Heart attack fears lead to call for ibuprofen restrictions

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Researchers have called for restrictions on sales of ibuprofen after a study found an increased cardiac arrest risk in people taking the drug.

According to researchers at the University of Copenhagen, taking ibuprofen is associated with a 31% increased risk of heart attack. Other non-steroidal anti-inflammatory drugs (NSAIDs) were also found to carry a high risk, with diclofenac raising the risk of heart attack by 50%.

The findings were published in the European Heart Journal, and add to similar results released in September 2016 in the British Medical Journal which linked NSAIDs to increased heart failure risk.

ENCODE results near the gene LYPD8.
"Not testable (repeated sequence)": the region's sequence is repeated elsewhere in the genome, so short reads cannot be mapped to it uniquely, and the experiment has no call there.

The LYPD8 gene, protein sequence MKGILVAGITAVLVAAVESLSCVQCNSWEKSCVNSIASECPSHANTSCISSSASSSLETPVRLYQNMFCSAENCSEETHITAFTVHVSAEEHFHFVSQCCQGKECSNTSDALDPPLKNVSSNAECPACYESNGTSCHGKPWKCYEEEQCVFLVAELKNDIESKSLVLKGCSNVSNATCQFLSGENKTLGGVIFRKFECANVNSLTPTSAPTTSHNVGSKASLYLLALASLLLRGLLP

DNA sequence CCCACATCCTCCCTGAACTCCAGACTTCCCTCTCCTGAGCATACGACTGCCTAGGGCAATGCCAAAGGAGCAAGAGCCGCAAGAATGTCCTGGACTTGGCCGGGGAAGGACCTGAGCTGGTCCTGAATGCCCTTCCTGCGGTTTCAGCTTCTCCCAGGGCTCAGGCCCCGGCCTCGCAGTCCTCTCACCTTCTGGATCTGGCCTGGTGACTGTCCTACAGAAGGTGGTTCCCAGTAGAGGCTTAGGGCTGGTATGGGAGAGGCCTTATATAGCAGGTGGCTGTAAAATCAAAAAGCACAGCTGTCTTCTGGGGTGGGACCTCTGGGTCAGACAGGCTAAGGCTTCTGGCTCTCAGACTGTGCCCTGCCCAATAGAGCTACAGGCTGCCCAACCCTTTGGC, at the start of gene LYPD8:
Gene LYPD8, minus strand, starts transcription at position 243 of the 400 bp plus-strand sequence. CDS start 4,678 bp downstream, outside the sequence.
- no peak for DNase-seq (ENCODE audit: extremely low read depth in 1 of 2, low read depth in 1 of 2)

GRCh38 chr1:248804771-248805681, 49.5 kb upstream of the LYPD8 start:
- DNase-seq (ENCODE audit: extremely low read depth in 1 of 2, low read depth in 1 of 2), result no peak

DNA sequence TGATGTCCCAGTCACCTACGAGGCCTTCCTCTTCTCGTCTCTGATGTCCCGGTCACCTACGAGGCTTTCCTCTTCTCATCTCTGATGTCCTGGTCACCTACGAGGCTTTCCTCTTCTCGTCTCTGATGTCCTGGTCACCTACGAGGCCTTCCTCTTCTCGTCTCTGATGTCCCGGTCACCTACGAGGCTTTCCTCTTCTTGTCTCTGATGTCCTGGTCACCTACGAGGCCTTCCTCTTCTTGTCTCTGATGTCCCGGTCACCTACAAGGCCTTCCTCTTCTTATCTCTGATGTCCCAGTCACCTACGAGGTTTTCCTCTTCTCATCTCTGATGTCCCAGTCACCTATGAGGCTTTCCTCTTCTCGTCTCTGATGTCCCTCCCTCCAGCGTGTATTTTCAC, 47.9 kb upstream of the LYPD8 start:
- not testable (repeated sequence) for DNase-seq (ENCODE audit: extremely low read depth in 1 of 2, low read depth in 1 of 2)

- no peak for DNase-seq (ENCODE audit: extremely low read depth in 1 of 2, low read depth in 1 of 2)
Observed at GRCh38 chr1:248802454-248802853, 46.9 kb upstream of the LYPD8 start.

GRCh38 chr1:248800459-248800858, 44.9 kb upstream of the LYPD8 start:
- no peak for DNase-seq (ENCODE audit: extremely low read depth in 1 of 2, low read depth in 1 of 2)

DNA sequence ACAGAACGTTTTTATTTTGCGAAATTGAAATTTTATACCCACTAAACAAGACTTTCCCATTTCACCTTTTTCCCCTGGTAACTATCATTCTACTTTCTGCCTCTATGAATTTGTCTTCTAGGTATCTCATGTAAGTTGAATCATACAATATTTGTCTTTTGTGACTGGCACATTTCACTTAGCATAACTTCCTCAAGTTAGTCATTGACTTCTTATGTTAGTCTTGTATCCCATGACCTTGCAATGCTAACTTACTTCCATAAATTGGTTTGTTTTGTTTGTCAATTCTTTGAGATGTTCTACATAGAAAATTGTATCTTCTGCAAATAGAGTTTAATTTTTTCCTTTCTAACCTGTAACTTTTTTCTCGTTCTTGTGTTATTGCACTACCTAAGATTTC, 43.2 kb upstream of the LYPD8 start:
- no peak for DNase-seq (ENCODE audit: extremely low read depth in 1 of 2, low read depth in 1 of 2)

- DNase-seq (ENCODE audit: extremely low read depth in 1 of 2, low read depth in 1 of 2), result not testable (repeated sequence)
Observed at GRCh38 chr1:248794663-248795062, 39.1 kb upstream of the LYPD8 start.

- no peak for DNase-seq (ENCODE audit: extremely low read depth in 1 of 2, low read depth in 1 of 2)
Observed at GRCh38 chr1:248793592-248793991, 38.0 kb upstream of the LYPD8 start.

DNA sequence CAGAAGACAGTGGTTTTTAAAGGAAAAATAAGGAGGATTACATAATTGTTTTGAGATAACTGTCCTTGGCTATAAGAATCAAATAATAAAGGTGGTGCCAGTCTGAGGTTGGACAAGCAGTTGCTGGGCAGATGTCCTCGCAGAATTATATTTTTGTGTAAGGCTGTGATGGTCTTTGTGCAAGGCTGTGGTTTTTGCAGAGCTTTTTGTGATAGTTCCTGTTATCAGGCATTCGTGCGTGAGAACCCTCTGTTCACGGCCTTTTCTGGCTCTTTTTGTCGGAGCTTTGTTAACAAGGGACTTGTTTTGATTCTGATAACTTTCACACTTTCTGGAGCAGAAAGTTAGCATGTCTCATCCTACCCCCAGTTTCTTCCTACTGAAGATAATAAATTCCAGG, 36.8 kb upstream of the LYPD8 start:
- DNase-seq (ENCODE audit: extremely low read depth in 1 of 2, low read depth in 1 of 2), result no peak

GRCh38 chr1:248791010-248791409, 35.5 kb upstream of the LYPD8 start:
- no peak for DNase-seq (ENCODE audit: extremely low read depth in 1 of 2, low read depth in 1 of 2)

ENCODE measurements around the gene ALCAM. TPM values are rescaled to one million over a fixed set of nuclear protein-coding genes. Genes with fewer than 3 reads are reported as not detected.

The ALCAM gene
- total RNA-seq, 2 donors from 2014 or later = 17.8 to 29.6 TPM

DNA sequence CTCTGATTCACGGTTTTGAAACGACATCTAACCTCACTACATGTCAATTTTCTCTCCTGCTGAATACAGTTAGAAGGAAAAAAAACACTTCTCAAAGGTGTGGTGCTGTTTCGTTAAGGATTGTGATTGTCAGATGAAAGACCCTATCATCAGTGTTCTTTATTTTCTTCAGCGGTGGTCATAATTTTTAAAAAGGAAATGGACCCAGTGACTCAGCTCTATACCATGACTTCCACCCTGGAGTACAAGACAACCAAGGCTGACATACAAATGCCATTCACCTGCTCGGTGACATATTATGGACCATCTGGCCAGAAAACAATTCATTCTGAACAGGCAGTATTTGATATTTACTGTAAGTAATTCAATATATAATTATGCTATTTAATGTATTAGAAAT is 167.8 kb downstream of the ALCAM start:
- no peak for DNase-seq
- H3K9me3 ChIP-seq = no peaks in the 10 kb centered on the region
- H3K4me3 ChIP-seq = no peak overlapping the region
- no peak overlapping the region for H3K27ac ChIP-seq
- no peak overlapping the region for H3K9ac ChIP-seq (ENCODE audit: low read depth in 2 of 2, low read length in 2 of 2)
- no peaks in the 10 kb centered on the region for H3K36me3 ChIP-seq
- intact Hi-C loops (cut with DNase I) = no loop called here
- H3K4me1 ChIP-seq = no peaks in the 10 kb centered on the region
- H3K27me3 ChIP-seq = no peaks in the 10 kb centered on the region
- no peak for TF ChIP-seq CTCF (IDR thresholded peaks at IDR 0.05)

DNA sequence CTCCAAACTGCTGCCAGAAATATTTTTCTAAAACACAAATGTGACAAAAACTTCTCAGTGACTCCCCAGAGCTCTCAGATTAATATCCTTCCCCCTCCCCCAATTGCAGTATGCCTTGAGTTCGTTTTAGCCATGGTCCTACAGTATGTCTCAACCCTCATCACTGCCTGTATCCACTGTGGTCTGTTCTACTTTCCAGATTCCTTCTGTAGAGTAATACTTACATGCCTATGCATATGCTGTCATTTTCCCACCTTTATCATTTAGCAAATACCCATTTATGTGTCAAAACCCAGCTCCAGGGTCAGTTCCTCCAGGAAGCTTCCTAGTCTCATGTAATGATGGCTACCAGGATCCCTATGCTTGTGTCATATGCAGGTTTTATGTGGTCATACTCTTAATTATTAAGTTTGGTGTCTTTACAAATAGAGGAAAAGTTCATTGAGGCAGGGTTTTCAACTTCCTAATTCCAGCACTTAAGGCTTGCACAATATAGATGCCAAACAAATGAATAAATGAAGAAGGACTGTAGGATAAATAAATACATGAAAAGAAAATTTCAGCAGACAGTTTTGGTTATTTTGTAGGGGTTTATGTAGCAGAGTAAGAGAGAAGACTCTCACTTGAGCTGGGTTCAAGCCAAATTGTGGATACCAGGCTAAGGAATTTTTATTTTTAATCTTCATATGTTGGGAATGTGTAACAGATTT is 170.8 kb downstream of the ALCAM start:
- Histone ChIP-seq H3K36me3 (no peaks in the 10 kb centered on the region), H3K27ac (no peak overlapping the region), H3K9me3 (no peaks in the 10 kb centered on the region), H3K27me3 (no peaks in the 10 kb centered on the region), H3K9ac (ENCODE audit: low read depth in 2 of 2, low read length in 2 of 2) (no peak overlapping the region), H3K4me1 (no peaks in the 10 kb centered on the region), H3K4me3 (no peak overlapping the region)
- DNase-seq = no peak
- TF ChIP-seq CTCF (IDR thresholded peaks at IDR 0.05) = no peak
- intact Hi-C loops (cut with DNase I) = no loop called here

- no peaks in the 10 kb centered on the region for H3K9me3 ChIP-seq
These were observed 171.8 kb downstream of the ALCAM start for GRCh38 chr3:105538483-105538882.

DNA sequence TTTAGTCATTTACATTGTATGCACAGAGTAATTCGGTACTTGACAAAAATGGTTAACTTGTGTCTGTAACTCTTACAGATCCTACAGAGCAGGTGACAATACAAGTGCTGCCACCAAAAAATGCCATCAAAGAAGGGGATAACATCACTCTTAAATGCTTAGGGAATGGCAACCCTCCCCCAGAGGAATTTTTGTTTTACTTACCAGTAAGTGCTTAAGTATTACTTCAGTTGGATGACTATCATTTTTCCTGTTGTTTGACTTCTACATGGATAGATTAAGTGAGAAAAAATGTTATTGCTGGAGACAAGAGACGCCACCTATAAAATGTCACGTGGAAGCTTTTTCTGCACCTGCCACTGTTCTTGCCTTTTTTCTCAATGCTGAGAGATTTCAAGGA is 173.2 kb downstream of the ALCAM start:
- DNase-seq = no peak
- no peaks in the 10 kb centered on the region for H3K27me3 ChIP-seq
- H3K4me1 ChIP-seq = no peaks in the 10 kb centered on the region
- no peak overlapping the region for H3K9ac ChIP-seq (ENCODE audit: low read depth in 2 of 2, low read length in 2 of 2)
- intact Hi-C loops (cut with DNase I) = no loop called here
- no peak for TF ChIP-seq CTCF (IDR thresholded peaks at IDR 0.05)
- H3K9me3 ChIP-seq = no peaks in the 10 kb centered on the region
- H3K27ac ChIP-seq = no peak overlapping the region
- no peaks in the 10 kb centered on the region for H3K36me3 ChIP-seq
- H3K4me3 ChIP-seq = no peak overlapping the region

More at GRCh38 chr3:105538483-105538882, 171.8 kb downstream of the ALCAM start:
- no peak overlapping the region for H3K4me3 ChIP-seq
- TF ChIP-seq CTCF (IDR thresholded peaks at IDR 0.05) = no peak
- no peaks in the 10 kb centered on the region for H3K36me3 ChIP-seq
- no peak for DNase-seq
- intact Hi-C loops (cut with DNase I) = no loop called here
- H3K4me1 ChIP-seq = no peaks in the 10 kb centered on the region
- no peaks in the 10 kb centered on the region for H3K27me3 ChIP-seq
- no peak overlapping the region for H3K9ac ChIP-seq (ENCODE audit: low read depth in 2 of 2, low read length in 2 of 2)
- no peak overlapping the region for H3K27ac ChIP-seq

The Danish research team studied data on nearly 29,000 patients who suffered a heart attack between 2001 and 2010. NSAID use was found to increase the likelihood of cardiac arrest by 31%.

It is thought that NSAIDs could affect the cardiovascular system by influencing platelet aggregation and the formation of blood clots, and may also raise blood pressure by restricting arteries.

The researcher leading the study, Professor Gunnar Gislason of the University of Copenhagen, called for tighter sale res...